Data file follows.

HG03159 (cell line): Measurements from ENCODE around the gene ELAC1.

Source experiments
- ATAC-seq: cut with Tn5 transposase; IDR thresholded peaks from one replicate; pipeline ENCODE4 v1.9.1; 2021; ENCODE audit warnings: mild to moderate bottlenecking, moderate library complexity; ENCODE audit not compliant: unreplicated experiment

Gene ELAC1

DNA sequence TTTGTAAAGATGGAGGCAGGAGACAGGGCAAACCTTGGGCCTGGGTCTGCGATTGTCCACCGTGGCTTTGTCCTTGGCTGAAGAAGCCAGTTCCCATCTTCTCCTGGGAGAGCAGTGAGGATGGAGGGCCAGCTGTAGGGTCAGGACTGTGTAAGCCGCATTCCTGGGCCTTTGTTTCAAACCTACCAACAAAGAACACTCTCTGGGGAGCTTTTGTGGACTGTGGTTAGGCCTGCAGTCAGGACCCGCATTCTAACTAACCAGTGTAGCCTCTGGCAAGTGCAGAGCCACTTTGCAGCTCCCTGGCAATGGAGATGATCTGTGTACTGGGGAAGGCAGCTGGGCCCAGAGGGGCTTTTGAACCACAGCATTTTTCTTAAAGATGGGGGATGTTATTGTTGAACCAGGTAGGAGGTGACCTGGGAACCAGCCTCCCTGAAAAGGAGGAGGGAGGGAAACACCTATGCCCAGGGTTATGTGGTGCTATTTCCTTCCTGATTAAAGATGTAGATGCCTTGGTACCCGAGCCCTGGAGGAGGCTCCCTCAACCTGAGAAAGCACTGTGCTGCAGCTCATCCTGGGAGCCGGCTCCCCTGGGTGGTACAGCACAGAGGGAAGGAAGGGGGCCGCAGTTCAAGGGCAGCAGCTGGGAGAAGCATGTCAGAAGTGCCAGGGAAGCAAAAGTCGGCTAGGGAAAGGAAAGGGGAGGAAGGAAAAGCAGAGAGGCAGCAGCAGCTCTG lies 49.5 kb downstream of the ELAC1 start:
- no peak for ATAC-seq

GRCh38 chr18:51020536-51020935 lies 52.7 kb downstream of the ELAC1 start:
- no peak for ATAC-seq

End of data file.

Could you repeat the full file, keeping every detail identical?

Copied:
HG03159 (cell line): Measurements from ENCODE around the gene ELAC1.

Source experiments
- ATAC-seq: cut with Tn5 transposase; IDR thresholded peaks from one replicate; pipeline ENCODE4 v1.9.1; 2021; ENCODE audit warnings: mild to moderate bottlenecking, moderate library complexity; ENCODE audit not compliant: unreplicated experiment

Gene ELAC1

DNA sequence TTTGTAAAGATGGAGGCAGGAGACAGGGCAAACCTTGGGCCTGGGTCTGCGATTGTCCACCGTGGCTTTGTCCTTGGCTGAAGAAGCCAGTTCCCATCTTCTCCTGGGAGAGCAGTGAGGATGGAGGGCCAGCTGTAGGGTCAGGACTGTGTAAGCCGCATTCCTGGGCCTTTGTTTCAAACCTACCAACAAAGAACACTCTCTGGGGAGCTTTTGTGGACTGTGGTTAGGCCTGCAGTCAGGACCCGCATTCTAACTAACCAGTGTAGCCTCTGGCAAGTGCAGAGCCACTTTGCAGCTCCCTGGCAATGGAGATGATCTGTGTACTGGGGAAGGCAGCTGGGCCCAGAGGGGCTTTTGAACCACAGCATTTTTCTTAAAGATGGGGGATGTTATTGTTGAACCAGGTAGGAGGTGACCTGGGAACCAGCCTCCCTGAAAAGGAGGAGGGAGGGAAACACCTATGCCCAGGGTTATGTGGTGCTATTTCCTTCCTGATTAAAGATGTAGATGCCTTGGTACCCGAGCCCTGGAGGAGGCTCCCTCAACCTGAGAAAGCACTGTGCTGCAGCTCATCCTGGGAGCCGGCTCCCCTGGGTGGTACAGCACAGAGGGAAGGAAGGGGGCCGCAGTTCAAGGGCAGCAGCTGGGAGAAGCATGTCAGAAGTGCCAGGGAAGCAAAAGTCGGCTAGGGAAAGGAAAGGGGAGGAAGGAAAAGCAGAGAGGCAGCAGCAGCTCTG lies 49.5 kb downstream of the ELAC1 start:
- no peak for ATAC-seq

GRCh38 chr18:51020536-51020935 lies 52.7 kb downstream of the ELAC1 start:
- no peak for ATAC-seq